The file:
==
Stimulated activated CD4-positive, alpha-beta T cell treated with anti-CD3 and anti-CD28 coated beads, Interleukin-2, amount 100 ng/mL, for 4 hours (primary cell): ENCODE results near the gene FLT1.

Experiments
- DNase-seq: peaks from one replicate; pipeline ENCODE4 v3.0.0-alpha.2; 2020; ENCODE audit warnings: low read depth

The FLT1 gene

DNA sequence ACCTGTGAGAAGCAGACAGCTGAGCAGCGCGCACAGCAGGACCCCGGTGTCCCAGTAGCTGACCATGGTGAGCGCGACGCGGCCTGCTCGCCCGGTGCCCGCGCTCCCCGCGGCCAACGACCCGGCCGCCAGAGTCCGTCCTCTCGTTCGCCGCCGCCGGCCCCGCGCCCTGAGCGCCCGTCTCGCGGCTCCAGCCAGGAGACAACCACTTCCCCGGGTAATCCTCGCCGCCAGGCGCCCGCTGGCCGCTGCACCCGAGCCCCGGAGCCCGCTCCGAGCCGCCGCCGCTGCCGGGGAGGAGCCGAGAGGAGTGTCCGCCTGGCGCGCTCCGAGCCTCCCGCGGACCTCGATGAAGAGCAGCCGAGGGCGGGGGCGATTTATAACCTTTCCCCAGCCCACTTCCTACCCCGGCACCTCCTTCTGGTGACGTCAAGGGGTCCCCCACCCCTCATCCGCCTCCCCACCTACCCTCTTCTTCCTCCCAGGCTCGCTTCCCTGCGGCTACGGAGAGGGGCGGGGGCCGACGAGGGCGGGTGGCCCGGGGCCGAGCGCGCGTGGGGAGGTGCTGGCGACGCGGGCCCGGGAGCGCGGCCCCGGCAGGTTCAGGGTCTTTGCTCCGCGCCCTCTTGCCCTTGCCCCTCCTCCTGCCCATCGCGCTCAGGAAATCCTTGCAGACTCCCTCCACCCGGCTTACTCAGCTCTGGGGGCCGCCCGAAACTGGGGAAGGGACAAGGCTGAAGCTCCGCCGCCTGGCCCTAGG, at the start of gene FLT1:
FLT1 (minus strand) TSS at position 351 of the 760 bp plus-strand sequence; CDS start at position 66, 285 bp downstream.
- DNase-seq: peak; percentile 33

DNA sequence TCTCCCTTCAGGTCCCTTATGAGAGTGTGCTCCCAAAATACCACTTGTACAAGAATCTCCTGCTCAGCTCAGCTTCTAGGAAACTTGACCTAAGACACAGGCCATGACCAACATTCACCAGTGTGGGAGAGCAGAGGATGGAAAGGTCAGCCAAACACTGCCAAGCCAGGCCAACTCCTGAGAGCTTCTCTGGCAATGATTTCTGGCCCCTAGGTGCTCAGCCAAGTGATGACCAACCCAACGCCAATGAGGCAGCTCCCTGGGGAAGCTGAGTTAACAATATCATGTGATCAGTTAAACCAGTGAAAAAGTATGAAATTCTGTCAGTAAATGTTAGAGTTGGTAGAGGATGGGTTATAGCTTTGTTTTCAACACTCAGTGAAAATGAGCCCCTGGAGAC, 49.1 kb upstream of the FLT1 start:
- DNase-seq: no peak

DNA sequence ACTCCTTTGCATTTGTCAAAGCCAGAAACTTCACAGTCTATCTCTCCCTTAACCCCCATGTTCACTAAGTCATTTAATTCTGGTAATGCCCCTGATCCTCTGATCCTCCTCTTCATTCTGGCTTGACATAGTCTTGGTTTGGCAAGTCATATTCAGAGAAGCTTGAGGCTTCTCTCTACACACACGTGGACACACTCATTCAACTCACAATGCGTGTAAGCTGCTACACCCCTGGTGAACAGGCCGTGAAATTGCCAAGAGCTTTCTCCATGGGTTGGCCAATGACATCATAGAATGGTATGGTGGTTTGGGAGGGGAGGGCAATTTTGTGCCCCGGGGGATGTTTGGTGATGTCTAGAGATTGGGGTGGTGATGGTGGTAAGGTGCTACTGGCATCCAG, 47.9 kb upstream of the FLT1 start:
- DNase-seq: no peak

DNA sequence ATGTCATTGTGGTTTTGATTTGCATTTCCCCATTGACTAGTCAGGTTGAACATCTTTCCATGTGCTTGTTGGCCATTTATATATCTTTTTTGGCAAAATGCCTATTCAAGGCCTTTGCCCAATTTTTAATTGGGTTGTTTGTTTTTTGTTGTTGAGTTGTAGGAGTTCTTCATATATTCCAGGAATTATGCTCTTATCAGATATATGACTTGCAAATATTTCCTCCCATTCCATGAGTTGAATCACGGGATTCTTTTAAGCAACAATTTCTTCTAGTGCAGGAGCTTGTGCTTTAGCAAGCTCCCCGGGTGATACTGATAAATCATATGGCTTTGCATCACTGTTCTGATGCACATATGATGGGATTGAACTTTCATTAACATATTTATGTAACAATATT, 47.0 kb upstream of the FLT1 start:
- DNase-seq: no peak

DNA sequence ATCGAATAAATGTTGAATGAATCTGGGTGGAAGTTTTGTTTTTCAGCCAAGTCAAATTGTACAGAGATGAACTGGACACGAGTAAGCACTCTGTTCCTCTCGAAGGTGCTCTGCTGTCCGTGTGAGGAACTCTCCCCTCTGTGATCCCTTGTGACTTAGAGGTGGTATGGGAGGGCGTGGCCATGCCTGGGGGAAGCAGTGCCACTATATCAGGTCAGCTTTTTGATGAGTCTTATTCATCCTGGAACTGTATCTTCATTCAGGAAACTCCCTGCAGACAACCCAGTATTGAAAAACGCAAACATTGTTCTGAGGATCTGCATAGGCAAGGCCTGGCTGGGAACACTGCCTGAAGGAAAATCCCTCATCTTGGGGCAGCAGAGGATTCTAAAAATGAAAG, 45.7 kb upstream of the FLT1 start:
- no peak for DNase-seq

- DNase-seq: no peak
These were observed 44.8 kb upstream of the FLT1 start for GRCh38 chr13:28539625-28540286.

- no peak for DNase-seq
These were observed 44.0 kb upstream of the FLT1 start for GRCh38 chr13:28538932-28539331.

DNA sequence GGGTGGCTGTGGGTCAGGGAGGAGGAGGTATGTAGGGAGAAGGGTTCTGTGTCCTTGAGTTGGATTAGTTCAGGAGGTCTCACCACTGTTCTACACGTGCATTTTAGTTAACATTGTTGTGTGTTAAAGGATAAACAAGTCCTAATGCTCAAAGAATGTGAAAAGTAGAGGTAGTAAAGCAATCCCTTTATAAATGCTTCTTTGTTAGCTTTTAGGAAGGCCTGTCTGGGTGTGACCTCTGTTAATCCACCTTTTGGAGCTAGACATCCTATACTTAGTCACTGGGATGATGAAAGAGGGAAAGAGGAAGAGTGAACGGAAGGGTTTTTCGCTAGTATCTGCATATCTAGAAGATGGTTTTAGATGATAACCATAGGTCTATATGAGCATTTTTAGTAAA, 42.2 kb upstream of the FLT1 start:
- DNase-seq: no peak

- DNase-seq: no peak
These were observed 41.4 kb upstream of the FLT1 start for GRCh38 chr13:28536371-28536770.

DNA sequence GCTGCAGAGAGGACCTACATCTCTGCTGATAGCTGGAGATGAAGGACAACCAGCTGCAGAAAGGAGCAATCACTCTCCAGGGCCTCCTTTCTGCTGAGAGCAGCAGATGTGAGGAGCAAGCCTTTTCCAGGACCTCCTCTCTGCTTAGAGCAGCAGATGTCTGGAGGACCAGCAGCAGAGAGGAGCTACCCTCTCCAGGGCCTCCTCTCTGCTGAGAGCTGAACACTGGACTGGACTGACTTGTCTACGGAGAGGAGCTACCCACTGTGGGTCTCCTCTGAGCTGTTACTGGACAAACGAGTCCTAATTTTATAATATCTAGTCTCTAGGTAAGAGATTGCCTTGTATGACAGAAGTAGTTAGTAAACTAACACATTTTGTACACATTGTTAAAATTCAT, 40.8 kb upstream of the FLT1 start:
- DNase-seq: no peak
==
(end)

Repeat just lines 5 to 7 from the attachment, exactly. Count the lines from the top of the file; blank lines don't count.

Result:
DNA sequence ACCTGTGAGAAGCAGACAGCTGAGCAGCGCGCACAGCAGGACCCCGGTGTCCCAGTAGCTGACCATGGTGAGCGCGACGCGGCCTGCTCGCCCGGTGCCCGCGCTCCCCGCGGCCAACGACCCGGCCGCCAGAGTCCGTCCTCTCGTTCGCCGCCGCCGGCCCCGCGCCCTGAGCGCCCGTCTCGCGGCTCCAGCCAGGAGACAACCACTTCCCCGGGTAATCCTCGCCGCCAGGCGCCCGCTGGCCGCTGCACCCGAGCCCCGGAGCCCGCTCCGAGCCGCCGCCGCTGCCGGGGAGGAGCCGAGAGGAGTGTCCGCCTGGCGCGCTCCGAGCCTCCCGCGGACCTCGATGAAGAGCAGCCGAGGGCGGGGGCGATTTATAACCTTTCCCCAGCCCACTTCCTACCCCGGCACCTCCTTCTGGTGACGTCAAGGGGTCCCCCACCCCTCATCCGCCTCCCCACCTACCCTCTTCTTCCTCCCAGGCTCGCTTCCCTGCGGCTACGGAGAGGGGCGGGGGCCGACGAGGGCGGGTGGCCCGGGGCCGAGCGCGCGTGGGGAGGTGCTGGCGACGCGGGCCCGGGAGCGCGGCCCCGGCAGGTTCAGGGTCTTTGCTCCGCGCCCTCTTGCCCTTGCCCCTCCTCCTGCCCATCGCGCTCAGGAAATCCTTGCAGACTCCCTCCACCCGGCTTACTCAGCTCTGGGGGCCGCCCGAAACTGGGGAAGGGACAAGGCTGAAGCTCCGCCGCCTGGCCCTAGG, at the start of gene FLT1:
FLT1 (minus strand) TSS at position 351 of the 760 bp plus-strand sequence; CDS start at position 66, 285 bp downstream.
- DNase-seq: peak; percentile 33